Varadkar urges people on welfare to consider starting their own business using State support

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Review shows Back to Work Enterprise Allowance is highly effective in moving people from welfare to work

Now much easier to get on scheme for many one parent families, people with disabilities, farmers etc

Minister for Social Protection Leo Varadkar visited a north Dublin barber shop today which was set up with help from the Back to Work Enterprise Allowance, and met several business people who used the scheme to start their own enterprise while unemployed or claiming benefits.

The Minister announced changes to the qualification period for the Back to Work Enterprise Allowance (BTWEA) to make it much easier for many one parent families, people with disabilities and farmers to participate. 

The Minister also used the occasion to publish a review of the scheme which found that it has a high success rate, with participants twice as likely to be off the live register after six months than non-participants. 

The Back to Work Enterprise Allowance helps people who are unemployed or claiming welfare to set up their own business and continue receiving State income supports for two years, while getting advice and support for running a new business.

“This is a fantastic programme which allows you to retain your weekly welfare payments while starting your own business. If you’re unemployed, a one-parent family, claiming Disability Allowance or on a scheme like Farm Assist, the Back to Work Enterprise Allowance  gives you ongoing financial support as well as expert advice.

“The review which I’m publishing here is really encouraging. This compared people who had stayed on the BTWEA for the full two years, with those who did not participate. It found that those who completed it were twice as likely to be off the live register six months later, than those who didn’t take part. This trend was also evident more than 18 months later.

“And we’ve also made it much easier for many more people to avail of the allowance. We have reduced the qualification period from 12 months to just nine months for more people on welfare, not just for Jobseekers, but also reduced those on other schemes like One-Parent Family Payment, Jobseekers Transitional Payment, Disability Allowance, and Farm Assist, and other welfare payments.”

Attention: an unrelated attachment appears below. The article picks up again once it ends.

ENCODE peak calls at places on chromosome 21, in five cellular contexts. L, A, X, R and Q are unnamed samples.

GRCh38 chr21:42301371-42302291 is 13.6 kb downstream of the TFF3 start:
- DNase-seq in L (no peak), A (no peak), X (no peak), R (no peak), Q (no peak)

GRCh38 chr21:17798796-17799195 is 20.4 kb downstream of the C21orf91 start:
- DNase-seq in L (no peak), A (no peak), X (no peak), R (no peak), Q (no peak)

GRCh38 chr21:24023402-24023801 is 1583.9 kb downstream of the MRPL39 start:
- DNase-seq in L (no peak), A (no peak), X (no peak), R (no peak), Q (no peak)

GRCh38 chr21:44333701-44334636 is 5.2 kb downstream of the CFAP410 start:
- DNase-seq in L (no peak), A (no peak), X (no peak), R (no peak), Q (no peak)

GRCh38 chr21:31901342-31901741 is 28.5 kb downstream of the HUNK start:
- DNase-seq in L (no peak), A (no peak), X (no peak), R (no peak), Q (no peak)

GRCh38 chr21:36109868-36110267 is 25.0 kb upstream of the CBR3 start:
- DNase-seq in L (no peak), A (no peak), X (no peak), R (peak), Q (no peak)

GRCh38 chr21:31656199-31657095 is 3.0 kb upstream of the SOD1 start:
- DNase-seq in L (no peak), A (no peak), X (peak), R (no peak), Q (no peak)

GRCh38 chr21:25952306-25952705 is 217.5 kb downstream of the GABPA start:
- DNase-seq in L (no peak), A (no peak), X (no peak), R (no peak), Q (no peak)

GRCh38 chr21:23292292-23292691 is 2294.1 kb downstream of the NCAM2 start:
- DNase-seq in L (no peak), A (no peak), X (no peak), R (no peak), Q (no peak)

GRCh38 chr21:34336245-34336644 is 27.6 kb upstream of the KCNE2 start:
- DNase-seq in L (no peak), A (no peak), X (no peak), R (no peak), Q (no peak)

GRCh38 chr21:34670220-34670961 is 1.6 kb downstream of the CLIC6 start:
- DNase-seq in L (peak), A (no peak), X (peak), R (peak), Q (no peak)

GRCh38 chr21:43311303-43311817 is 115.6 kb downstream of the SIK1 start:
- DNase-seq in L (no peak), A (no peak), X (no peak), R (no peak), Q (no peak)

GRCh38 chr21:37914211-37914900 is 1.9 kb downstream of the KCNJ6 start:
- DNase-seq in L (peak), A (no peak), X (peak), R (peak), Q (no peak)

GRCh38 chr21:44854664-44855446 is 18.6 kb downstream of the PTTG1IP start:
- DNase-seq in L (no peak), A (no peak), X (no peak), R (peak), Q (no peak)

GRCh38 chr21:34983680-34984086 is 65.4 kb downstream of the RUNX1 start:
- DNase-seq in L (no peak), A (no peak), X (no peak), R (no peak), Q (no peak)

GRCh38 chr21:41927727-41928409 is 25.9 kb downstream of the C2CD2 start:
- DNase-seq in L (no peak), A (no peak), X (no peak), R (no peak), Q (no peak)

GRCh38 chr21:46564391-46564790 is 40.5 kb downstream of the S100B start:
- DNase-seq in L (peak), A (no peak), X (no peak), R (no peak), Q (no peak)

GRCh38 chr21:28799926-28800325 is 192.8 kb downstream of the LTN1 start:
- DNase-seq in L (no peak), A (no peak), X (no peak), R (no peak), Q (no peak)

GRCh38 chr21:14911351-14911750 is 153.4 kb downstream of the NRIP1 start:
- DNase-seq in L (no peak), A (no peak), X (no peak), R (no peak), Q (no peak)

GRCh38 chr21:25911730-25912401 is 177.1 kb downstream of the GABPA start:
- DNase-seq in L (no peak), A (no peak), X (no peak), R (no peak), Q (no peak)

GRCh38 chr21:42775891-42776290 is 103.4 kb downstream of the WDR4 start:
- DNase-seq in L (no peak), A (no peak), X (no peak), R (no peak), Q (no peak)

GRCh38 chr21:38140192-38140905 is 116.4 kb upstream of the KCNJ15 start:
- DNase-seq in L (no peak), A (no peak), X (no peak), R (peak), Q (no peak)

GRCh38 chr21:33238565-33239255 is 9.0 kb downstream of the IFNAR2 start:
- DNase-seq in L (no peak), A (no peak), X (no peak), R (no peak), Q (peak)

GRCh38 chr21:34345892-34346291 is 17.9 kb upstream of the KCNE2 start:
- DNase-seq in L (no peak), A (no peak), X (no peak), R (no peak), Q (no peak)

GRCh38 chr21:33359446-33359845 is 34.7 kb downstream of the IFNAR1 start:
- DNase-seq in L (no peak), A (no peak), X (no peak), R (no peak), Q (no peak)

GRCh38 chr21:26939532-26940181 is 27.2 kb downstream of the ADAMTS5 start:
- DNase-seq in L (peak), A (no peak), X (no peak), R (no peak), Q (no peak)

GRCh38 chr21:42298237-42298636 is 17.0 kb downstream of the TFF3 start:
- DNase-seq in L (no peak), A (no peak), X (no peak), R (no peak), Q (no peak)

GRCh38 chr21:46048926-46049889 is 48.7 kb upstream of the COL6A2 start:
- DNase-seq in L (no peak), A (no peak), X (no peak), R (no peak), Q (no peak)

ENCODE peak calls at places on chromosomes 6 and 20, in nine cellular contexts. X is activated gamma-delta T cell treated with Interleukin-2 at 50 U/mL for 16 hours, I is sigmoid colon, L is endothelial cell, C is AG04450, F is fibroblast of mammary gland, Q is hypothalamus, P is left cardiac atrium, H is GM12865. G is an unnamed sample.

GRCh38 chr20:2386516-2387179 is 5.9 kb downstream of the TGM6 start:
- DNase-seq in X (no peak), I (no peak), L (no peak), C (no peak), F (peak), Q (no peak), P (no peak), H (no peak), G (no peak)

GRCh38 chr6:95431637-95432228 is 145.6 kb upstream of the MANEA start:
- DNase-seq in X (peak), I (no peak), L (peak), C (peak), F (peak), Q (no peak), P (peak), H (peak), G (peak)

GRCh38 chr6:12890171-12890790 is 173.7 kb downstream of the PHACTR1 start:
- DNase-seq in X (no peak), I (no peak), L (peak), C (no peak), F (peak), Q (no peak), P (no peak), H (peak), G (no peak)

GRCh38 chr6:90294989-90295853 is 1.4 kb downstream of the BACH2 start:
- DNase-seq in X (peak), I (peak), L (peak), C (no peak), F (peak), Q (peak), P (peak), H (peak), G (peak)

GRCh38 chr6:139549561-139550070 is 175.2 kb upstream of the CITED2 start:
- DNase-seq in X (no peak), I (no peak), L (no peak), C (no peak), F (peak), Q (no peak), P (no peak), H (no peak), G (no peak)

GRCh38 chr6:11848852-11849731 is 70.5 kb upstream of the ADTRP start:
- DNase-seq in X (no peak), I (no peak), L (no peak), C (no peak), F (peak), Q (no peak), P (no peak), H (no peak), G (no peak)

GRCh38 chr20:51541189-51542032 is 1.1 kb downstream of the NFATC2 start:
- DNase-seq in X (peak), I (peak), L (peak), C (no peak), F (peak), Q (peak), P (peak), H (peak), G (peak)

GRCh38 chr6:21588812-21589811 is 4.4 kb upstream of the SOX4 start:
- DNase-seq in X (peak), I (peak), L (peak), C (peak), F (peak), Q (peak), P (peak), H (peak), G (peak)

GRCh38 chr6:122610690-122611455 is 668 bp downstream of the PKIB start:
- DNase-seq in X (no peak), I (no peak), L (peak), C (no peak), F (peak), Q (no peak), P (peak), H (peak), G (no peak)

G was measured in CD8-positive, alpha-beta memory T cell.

The Minister met the BTWEA participants at HIM Barbershop on the Mobihi Road in Dublin, which is run by Robert Giffney who finished the scheme in early 2016. He has also developed his own HIM branded merchandise.

Also present was Holly Perreira, an illustrator and animator based in Dublin. She set up  Hyper Pictures in 2015, where she works on a wide variety of projects, ranging from murals to editorial illustration, traditional sign painting to animation for music videos. And the third participant was Eoin Kernan from Dublin's northside. He is the founder and creative producer behind Slick, a leading commercial and corporate film production company. Slick develops and produces digital content for organisations to promote their brand.

Minister Varadkar said: “It’s great to meet these participants. I want to commend Robert Giffney, Holly Perreira and Eoin Kernan for taking the initiative and availing of the Back to Work Enterprise Allowance. Entrepreneurs are vital for local economies, our economic future and for job creation. That’s why my Department will implement the review’s recommendations in the coming months to ensure that the scheme remains effective.”

The Allowance was also praised by Evanne Kilmurray of Inner City Enterprises, or ICE. “As CEO of ICE, an organisation that assists unemployed individuals in Dublin’s inner city to establish their own businesses, the Back to Work Enterprise Allowance is a very valuable support which lessens the risk of starting a new business. The Allowance is often that much-needed incentive to give a budding entrepreneur that extra push towards establishing their own start-up,” she said.

Further information

Since early 2009, the Allowance is paid on a reducing scale over a two year period i.e. 100% of a person's social welfare payment in year one and 75% in year two. In December 2016, there were approx. 11,400 participants on the BTWEA which is broadly similar to the previous 5 years. Expenditure on the Allowance in 2016 was €126.2m. A steering group, chaired by the Department of Social Protection (DSP), undertook a review of the BTWEA in 2016.

Overall, the Review found that the scheme offers effective support for people who are  long-term unemployed and who are interested in self-employment as a route to entering, or re-entering, the labour market and therefore should continue.                

The review found that:

  • BTWEA supported businesses tend to be sole traders or small employers (averaging 1-2 employees);
  • 91% of participants were on a jobseeker’s payment prior to commencing their new business, with illness and one-parent family payments accounting for approx. 4% each.
  • 75% of participants are male & 25% are female. This compares with 59% and 41% on the Live Register;
  • The average age of participants at their time of commencement on the scheme is 39 years;
  • 33% of participants are aged 25-35 and 66% are aged over 35. This compares with 26% and 61% on the Live Register;
  • Almost 50% of participants have adult and/or child dependents, compared with 29% of the general Live Register population;
  • The average length of time a BTWEA participant has spent on the Live Register prior to going on the Allowance is 4 years; and
  • Based on Pobal data for 2015 and 2016, the highest number of businesses commenced were in the construction sector.

The publication A Review of the Back to Work Enterprise Allowance is available on the Department’s website

Last modified:24/02/2017